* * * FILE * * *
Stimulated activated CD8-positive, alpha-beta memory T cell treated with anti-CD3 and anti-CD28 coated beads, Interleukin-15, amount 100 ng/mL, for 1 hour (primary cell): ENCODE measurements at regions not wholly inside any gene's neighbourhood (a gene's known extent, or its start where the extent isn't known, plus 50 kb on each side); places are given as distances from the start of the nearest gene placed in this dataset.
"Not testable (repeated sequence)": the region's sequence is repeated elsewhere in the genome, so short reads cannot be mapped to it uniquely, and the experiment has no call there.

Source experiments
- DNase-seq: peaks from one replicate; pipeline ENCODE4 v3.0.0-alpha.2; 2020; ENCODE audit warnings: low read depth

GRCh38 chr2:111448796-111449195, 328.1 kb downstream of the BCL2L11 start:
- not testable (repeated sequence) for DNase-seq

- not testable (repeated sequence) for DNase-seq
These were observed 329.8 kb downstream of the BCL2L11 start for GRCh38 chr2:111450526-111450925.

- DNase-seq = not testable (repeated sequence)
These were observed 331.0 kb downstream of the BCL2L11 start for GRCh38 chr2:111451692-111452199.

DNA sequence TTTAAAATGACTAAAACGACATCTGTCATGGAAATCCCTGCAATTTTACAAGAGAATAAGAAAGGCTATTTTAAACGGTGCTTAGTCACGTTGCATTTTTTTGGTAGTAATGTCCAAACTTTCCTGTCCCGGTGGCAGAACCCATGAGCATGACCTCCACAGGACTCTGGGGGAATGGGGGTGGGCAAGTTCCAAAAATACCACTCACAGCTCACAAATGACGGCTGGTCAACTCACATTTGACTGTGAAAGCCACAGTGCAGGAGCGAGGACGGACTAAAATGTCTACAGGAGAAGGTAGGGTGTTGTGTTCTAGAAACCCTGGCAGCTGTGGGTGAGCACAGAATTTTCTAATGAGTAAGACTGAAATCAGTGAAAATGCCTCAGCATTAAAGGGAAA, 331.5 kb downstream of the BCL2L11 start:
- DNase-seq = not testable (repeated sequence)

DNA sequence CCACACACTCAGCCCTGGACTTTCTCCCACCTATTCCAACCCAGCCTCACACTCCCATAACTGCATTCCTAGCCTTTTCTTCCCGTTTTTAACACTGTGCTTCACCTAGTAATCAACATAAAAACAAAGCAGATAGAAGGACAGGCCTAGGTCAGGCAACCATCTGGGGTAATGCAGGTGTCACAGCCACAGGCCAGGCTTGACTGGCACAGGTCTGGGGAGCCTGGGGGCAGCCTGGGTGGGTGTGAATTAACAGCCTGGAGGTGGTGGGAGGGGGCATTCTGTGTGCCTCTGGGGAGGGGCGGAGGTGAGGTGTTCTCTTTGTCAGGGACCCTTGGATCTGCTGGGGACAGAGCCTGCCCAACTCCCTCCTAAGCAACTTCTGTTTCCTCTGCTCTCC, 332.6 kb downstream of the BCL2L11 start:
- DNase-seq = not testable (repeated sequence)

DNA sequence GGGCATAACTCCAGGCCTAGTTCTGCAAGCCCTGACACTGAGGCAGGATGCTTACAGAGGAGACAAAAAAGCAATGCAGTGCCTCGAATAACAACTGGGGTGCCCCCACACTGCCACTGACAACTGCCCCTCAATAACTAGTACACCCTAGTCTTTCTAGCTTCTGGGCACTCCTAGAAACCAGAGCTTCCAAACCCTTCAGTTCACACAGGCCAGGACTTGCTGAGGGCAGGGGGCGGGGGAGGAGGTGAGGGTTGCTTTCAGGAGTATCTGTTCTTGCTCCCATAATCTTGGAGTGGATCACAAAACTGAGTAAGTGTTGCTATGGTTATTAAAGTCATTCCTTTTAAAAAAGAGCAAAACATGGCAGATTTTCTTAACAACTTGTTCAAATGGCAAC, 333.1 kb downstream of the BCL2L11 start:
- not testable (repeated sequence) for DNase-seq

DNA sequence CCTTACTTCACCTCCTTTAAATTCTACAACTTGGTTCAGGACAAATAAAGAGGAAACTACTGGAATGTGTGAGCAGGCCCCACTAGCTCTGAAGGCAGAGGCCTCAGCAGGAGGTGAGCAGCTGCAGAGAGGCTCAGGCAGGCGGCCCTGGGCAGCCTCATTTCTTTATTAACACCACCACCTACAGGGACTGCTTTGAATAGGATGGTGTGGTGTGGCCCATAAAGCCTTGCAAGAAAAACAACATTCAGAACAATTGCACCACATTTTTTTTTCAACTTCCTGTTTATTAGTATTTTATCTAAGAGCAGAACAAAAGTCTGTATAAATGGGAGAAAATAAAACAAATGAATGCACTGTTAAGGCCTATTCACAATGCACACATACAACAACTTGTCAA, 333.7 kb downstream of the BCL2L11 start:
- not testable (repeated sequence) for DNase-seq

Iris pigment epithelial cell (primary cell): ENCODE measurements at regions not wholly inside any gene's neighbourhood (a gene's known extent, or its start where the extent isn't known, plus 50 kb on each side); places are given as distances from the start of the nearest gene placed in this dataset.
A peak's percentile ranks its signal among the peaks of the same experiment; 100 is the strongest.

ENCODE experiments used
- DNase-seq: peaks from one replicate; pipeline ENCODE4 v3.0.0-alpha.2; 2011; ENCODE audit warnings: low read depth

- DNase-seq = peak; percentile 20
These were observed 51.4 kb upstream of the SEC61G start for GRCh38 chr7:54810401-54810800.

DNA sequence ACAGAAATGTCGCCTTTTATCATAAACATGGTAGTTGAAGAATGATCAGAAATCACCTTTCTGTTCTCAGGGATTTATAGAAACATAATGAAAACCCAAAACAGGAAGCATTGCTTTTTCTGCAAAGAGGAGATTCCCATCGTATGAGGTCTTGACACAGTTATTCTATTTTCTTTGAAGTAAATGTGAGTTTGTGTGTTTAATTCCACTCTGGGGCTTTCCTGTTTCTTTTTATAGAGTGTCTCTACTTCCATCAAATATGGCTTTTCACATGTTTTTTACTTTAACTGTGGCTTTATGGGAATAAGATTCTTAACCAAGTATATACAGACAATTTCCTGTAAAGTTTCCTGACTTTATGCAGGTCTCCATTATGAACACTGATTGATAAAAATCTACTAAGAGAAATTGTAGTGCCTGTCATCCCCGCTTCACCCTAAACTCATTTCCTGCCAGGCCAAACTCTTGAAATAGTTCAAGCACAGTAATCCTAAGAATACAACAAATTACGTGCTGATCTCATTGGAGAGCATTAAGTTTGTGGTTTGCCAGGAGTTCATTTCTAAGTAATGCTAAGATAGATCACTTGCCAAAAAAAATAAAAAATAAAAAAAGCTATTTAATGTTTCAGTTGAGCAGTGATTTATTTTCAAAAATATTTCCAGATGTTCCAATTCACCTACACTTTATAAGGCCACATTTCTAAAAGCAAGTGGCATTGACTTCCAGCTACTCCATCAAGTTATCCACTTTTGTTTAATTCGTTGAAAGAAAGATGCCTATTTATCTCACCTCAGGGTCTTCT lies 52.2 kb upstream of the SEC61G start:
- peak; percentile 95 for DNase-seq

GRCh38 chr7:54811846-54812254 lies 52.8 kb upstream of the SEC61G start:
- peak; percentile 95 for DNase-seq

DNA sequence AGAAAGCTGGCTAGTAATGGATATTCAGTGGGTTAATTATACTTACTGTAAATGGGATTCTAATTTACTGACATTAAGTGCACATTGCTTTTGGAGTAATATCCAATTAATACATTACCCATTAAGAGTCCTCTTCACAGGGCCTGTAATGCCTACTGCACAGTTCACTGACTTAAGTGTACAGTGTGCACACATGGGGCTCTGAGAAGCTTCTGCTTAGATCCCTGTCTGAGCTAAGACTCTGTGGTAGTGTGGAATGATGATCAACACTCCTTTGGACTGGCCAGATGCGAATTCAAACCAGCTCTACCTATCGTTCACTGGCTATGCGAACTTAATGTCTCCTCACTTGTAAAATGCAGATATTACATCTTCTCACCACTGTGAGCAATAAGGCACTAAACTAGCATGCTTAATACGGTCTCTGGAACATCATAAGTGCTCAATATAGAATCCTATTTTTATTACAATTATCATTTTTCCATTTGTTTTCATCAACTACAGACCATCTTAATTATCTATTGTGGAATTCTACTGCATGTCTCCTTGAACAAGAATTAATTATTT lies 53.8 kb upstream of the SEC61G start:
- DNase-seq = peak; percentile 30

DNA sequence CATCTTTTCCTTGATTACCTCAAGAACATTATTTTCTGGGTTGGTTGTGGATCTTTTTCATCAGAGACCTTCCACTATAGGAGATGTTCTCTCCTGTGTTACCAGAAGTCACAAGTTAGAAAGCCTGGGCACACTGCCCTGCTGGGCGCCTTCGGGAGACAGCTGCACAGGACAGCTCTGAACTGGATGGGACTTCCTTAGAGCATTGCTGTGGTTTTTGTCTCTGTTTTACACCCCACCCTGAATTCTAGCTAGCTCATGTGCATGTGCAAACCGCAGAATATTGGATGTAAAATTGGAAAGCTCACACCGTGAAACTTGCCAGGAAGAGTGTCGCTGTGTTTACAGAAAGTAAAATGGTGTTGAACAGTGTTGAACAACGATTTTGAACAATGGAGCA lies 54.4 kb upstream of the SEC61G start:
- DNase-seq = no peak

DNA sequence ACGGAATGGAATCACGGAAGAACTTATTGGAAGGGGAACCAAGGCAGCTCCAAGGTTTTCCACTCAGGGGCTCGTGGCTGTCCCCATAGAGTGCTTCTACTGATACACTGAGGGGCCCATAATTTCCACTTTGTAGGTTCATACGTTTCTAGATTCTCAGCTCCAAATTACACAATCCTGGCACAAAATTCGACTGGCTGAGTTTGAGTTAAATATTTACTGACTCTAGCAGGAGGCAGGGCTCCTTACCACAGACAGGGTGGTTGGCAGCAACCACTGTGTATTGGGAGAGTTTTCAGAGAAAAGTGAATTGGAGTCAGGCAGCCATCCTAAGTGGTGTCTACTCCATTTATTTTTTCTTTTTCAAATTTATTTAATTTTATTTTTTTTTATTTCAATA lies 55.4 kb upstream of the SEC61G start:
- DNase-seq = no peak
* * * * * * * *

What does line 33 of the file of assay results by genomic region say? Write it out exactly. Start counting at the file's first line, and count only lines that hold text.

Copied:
DNA sequence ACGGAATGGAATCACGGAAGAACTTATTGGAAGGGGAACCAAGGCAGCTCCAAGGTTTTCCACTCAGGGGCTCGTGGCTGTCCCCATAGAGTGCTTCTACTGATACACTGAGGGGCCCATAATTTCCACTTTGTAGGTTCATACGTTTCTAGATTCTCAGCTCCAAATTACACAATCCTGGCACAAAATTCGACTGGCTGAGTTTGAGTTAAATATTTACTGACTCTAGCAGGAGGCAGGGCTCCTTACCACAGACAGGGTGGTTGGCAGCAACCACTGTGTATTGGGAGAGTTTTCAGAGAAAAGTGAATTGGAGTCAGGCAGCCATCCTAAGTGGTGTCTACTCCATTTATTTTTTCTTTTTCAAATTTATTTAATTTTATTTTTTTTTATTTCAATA lies 55.4 kb upstream of the SEC61G start: